One of our dining room tablemates on Holland America Westerdam was born in Japan so I’ll trust her on the pronunciation of this Japanese city. She said it’s Ha (as in ha ha ha) ko (rhymes with no) da (rhymes with paw) tay (rhymes with play) – assuming you pronounce all those rhyming words like a west coast American (the way most people speak on American TV shows).
Hakodate is located at the southern tip of Hokkaido, Japan’s northernmost island. Mount Hakodate dominates the view from Hakodate, the island’s third largest city. The mountain’s summit is reachable by aerial ropeway gondola, bus, or car and offers excellent views of the city.
Hakodate was Japan’s first city whose port was opened to foreign trade, in 1854. It was the biggest city on Hokkaido before the Great Hakodate Fire of 1934 burned down ¾ of the town when a chimney from a public bathhouse blew down in a storm and extreme winds quickly spread the fire. Hakodate features four distinct seasons with about 150 inches of annual precipitation. Summers are generally warm but not hot, with average high temperatures in the warmest month (August) around 78 degrees F.
HAKODATE CRUISE PORT
The ship passed through a small channel between lighthouses on the way into the bay and docked across from a junkyard and next to a container port. There’s no terminal building, but they had a visitor information booth set up under a canvas tent near the gangway where passengers exit the ship. They had some local area maps and booklets on attractions available. Japanese ports are very good about having visitor information and maps right at the port.
The cruise terminal is 4K away from the city center. Complimentary shuttle busses take passengers to a bus terminal next to the train station in town. There are also taxis available. From the shuttle stop people can take a bus or train to other attractions or walk to the nearby morning market. From the morning market it’s not too far to walk to the Red Brick Warehouse, which is now a tourist shopping destination.
People who don’t mind a bit of a hike could walk from there to the lower ropeway station. In addition to the cable cars people can get to the top of the mountain on foot or by bus. The cable cars were down for maintenance during our port stop leaving only the other options for anyone wishing to reach the top.
The morning market sells mostly seafood. Besides many stalls selling whole fish and other raw seafood intended for locals to buy and take home, there are numerous places with seafood available ready to eat or prepared while you wait.
Menus posted outside many of the little restaurants around the outside of the main morning market building are often examples of the food in either pictures or fake food.
The streets nearby are full of little booths under canvas tents or even just umbrellas. Just like shops in the building, some sell merchandise and others ready to eat food.
Catching your own squid seems to be a popular theme with squid tanks in several small restaurants as well as the popular one in the center of the main marketplace. It’s not hard for people to catch the one they want as the gear is set up for snagging them rather than enticing one to bite a bait. Once caught the person manning the booth prepares the squid for the one who caught it to eat. They have tables next to the tank so the diners have a place to sit and enjoy their food.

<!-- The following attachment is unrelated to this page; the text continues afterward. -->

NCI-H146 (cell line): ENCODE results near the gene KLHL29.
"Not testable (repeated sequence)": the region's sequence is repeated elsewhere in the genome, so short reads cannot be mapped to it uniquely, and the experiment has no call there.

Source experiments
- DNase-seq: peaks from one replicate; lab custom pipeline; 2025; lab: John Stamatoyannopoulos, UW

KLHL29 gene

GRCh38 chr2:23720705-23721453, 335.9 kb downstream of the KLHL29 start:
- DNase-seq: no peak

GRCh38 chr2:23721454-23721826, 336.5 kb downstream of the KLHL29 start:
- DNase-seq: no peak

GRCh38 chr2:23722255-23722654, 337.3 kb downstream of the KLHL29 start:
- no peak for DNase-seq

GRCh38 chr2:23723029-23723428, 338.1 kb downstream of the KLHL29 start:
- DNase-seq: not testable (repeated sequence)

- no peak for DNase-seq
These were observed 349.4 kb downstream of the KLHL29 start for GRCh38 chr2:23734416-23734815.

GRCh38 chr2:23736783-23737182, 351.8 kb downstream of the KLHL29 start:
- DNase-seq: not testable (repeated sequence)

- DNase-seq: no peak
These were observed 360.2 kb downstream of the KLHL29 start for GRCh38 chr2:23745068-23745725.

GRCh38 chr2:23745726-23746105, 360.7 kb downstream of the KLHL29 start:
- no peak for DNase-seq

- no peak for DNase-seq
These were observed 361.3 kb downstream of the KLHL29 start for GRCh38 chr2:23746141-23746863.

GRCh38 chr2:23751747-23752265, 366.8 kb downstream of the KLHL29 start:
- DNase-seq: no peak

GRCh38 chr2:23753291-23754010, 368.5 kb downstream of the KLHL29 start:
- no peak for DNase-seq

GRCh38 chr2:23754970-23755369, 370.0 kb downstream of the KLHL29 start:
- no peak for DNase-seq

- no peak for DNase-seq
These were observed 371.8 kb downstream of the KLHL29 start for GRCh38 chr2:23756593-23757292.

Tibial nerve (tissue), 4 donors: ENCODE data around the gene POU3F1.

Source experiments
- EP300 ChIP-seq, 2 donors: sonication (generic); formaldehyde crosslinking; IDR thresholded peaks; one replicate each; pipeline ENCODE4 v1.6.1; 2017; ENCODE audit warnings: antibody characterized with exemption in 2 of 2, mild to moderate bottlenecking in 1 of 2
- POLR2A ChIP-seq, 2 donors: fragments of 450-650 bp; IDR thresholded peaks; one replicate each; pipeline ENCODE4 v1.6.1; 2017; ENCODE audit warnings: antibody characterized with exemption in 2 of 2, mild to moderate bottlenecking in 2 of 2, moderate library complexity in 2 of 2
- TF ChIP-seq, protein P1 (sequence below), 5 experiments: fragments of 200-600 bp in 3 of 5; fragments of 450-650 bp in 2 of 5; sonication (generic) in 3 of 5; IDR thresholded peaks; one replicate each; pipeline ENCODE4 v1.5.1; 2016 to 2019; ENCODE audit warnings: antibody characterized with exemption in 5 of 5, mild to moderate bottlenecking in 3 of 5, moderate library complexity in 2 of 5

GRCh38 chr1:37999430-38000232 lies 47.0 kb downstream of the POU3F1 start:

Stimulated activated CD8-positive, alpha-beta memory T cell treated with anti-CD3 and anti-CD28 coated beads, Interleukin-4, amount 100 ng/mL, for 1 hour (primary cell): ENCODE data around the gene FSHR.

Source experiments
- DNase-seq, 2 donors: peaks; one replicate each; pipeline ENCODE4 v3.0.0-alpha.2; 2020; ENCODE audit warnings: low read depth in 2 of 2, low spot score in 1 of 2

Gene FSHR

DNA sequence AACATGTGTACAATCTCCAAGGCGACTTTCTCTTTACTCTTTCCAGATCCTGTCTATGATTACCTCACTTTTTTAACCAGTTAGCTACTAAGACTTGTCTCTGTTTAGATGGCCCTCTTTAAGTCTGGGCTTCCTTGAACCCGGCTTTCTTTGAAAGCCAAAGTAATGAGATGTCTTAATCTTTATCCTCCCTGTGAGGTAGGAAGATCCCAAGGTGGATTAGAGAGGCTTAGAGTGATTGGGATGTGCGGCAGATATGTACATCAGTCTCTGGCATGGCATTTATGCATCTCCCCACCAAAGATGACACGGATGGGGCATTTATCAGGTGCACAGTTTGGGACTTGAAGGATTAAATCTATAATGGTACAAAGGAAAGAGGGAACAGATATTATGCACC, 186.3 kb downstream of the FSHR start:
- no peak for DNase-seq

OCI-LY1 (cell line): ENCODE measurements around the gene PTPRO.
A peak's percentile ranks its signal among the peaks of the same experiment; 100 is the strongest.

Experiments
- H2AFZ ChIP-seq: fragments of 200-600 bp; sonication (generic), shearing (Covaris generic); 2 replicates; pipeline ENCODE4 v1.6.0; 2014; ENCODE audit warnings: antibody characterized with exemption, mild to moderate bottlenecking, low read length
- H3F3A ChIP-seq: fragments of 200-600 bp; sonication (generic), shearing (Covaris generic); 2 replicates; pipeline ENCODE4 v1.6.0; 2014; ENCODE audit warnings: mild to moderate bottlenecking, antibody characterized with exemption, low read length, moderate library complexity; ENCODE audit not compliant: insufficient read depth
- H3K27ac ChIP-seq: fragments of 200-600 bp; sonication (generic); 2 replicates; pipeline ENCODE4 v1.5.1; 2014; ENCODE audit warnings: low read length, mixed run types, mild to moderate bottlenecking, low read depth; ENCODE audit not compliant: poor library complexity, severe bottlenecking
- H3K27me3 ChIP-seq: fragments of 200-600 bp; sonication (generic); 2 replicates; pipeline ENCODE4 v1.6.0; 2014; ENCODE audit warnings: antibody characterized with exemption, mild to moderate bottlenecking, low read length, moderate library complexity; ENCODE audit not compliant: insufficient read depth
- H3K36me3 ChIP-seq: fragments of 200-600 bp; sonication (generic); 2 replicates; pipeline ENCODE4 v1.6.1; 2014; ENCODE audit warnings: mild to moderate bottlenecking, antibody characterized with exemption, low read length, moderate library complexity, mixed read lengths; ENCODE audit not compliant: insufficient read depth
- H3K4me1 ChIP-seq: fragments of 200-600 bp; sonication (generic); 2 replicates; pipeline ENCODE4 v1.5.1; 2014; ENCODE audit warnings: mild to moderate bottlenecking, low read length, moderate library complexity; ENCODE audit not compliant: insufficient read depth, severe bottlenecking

Other stores in the area and at the red brick warehouse offered a variety of sweets, though not necessarily things westerners are familiar with. Ice cream stands are quite popular and at least one offers some interestingly different flavors like squid ink ice cream. (It had some more appealing flavors too.)
We saw a lot of packaged items where you really can’t tell if that thing under the plastic is some sort of sweet or raw seafood. Of course anyone who can read Japanese could look at the label, but by just the product itself people not familiar with the food there really can’t tell.
Squid and cantaloupes seemed to be the most popular things for the area with squid décor even in places where squid weren’t for sale, and besides fresh cantaloupes available at many market stalls, cantaloupe wine is a specialty of the area. If you aren’t sure what a cantaloupe is you may live where it is called a rock melon.
We saw a couple more tourist information booths around town besides the one at the pier. We also saw a lot of vending machines not just around Hakodate, but all over Japan. Not just inside buildings, but also sitting out on the sidewalk on the streets. Mostly they sold things to drink, but a few had things like ice cream or other food. We also saw rickshaw rides and harbor cruises near the red brick warehouses.
Things to do on your own
Mount Hakodate – aerial ropeway gondola, mountaineering
Goryōkaku – star fort turned park, popular for springtime cherry blossom viewing
Goryōkaku Tower – observation tower at the park
19th century Russian Orthodox Church
Museums, statues and historic sites
Rickshaw ride or harbor cruise
Morning Market and Red Brick Warehouse shops
Cruise Ship Excursions
Excursions offered from the Westerdam included a hike in a national park an hour away by bus, and a best of Hakodate tour stopping at Goryokaku fort and tower, the magistrate’s office with historical exhibits, the Morning Market, and the Museum of Northern People. It was also supposed to include a ride up the ropeway, but since it was closed for maintenance and inspection they had to go up by bus instead. More tour options were a visit to the Morning Market and ropeway – again substituting a bus for the tram, one going to the Morning Market and Goryokaku park and tower, and a scenic bus tour driving through the city and to the top of Mount Hakodate.